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The Battalion

The Student News Site of Texas A&M University - College Station

The Battalion

The Student News Site of Texas A&M University - College Station

The Battalion

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Stocked with authenticity: a taste of home

Photo by Photo by Jesse Everett

The BCS Asian Market is Bryan-College Station’s largest source of international goods.

Hidden from the view of most local shoppers is a bustling market where international students shop for what reminds them of home.
BCS Asian Market is the largest international supermarket in the Bryan-College Station area. Located on the corner of Harvey Mitchell and Texas, the humble BCS Asian Market fills a void for many in the international community.
For students like I-Fan, biochemistry Ph.D. student from Taiwan, that void is the limited number of international goods that can be found in College Station.
“This is the only Asian supermarket here, so I have to come here because I just miss some stuff from my home country. This is the only store I can buy stuff like milk tea, or some kind of meat, like pork,” I-Fan said, referring to specific drink brands and meat cuts the market carries.
Bowen Pan, meteorology Ph.D. student from China, said she comes to the store for the similar reasons. Even though HEB and other groceries stores have international goods, they don’t carry everything Chinese people want, according to Pan.
“It’s, like, American international food, instead of real international food,” Pan said. “There are limited choices. For Chinese snacks, there are more options [at BCS Asian Mart], rather than HEB.”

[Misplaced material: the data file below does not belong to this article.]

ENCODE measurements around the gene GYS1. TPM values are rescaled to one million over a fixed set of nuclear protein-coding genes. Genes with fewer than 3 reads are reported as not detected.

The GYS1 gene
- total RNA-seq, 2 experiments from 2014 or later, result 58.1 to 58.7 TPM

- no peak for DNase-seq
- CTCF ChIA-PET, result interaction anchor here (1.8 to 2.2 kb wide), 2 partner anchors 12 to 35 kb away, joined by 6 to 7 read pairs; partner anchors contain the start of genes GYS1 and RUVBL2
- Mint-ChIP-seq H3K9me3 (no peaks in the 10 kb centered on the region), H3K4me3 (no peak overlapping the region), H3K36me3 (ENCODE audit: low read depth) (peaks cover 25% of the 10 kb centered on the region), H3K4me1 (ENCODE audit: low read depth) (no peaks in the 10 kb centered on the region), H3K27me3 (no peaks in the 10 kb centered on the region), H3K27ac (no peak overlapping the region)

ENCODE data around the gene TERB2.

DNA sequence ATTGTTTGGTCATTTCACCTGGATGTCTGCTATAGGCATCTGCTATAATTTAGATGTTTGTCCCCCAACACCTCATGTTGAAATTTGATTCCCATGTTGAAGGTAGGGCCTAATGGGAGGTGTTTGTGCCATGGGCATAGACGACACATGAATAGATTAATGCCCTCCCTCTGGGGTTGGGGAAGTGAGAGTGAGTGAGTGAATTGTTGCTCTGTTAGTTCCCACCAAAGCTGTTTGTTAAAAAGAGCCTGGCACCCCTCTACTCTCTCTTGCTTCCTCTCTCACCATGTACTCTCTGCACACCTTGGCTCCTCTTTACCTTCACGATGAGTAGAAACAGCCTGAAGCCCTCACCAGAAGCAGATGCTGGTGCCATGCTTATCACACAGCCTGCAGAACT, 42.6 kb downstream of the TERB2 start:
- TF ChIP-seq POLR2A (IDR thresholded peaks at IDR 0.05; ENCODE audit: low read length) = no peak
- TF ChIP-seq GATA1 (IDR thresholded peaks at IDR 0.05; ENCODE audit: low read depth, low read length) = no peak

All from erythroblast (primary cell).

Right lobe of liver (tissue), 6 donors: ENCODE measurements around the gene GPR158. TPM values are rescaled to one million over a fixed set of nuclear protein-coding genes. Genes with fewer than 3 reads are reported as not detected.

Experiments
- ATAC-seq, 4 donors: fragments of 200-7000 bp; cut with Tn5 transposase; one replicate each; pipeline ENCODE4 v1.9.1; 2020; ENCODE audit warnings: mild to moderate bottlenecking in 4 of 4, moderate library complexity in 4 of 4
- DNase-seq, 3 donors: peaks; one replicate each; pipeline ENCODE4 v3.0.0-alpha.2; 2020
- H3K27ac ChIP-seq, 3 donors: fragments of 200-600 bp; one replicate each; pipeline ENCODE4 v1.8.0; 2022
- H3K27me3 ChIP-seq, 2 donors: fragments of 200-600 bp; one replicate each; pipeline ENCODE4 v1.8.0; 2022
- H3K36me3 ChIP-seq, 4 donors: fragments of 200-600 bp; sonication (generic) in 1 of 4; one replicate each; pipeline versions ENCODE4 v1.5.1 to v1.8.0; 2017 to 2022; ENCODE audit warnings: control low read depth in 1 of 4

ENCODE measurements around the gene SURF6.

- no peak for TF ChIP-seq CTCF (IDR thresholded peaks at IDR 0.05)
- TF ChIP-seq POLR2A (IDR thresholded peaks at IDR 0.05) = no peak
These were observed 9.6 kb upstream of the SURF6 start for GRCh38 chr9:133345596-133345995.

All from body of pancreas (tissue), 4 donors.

One of the employees at the market, Ping Zhao, came to the U.S. eight months ago with her husband, who is a visiting scholar at A&M. Zhao said it’s difficult for Americans to find the store on their own.
“Many Americans … come here, and they’ve probably never seen this place before, but their Asian friends introduce them,” she said. “Then they can usually find something they like.”
Zhao, who works as both a cashier and shelf stocker, understands that many Americans might think the store is messy. Keeping everything in order is difficult, she said, because the store is under certain constraints.
“[Americans think] probably that there’s a lot of stuff and it’s pretty cluttered, basically,” Zhao said. “It’s because we don’t have enough workers. Also, because the store is small and we don’t have many shelves, goods come in and we just put them up when we can.”
BCS Asian Market isn’t only a supermarket, but is also home to one of the few Chinese restaurants that can be found in the area, Shun De Mom Express. This two-in-one setup is something Pan thinks gives the store character.
“My previous roommate and I normally eat here, and afterward we just take a walk, relax and buy some stuff,” Pan said. “It’s more like a combination here, which makes this store really special.”
Owner Shun De Ding, a Chinese immigrant who came to the U.S. 15 years ago, said the restaurant has become more and more popular among the American community. This prominence has allowed the opening of a second location north of the A&M campus.
“Sometimes at lunchtime, over half [of the customers] are Americans,” Ding said. “When they come here they’ll say, ‘Everyone is Chinese,’ and they’ll think we’re a very authentic Chinese restaurant.”
Zhao said there’s a need for a store like BCS Asian Market in College Station due to the large presence of the Asian community.
“I think right now it’s very important, because there are many Asian students here,” Ping said. “Visiting students and scholars, from China, Vietnam, also Japan and Thai, many come here. Actually I’ve heard many customers say, ‘Oh thank goodness there’s an Asian market here.’”
Pan said the market, although not exactly like what she would find in China, has been meaningful while she’s been away from home.
“For me I think it’s a pretty important thing,” Pan said. “It reminds me of my hometown whenever I come here, so I always come here to remember Beijing.”
Editor’s note: Quotes were translated by the reporter from Mandarin prior to publication.

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